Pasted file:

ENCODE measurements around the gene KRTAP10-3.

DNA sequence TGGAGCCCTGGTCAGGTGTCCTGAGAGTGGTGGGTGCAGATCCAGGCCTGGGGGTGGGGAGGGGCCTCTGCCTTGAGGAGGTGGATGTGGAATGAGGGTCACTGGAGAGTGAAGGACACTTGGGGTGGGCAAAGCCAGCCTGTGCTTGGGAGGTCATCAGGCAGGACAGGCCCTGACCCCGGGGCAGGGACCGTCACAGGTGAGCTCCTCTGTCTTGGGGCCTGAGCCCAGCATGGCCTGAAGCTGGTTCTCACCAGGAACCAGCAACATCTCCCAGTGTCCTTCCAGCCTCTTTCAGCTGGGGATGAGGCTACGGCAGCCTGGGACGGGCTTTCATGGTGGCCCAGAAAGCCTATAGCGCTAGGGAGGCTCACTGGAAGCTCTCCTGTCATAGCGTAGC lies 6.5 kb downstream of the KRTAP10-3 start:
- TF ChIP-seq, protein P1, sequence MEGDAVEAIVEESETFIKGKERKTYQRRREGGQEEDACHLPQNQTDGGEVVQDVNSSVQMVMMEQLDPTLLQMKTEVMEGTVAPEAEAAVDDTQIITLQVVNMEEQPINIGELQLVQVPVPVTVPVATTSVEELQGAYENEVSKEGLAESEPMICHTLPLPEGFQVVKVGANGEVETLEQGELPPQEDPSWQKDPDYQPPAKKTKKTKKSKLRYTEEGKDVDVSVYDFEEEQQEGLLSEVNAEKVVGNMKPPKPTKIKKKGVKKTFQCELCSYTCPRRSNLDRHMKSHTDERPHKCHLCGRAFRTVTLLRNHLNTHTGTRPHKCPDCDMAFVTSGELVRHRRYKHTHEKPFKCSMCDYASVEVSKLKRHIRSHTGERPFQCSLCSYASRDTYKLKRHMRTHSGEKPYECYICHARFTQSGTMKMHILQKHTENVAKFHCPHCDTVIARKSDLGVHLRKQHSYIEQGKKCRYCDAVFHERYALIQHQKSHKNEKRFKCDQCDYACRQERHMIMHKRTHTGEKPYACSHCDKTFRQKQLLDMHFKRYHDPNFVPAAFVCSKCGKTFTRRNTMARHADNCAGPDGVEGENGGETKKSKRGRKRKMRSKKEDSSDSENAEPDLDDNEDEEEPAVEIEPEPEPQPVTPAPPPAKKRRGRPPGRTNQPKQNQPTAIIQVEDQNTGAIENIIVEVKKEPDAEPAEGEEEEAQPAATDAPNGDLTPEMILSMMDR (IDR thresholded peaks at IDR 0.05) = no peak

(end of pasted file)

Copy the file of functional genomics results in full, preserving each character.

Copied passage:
ENCODE measurements around the gene KRTAP10-3.

DNA sequence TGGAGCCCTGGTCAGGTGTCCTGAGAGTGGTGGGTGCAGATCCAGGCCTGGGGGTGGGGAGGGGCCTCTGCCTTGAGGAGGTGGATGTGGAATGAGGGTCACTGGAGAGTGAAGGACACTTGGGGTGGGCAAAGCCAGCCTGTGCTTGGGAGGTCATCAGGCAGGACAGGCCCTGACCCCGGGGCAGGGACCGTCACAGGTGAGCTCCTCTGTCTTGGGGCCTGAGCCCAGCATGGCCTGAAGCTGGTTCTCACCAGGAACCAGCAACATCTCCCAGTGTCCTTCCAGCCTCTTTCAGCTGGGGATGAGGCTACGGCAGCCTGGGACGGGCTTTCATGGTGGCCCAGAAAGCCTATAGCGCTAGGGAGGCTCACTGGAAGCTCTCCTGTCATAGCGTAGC lies 6.5 kb downstream of the KRTAP10-3 start:
- TF ChIP-seq, protein P1, sequence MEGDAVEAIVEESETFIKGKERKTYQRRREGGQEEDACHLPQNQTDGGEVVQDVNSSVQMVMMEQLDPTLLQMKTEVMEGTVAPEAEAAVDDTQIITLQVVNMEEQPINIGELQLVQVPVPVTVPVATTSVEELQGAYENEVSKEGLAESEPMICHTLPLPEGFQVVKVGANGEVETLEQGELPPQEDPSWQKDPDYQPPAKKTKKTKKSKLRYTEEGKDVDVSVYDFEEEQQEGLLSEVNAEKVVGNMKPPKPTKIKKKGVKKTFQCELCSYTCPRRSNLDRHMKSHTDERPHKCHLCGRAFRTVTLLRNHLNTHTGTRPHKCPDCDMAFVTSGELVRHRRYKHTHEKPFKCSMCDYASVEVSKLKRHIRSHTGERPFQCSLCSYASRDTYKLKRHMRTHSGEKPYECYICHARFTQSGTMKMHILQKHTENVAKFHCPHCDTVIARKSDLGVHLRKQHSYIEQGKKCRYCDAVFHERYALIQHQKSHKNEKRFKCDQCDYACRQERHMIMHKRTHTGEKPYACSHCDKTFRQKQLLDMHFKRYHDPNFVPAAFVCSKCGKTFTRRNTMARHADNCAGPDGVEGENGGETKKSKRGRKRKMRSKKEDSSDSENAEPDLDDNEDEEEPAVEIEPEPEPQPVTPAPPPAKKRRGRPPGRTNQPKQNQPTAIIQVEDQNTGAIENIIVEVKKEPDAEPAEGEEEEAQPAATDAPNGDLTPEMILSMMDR (IDR thresholded peaks at IDR 0.05) = no peak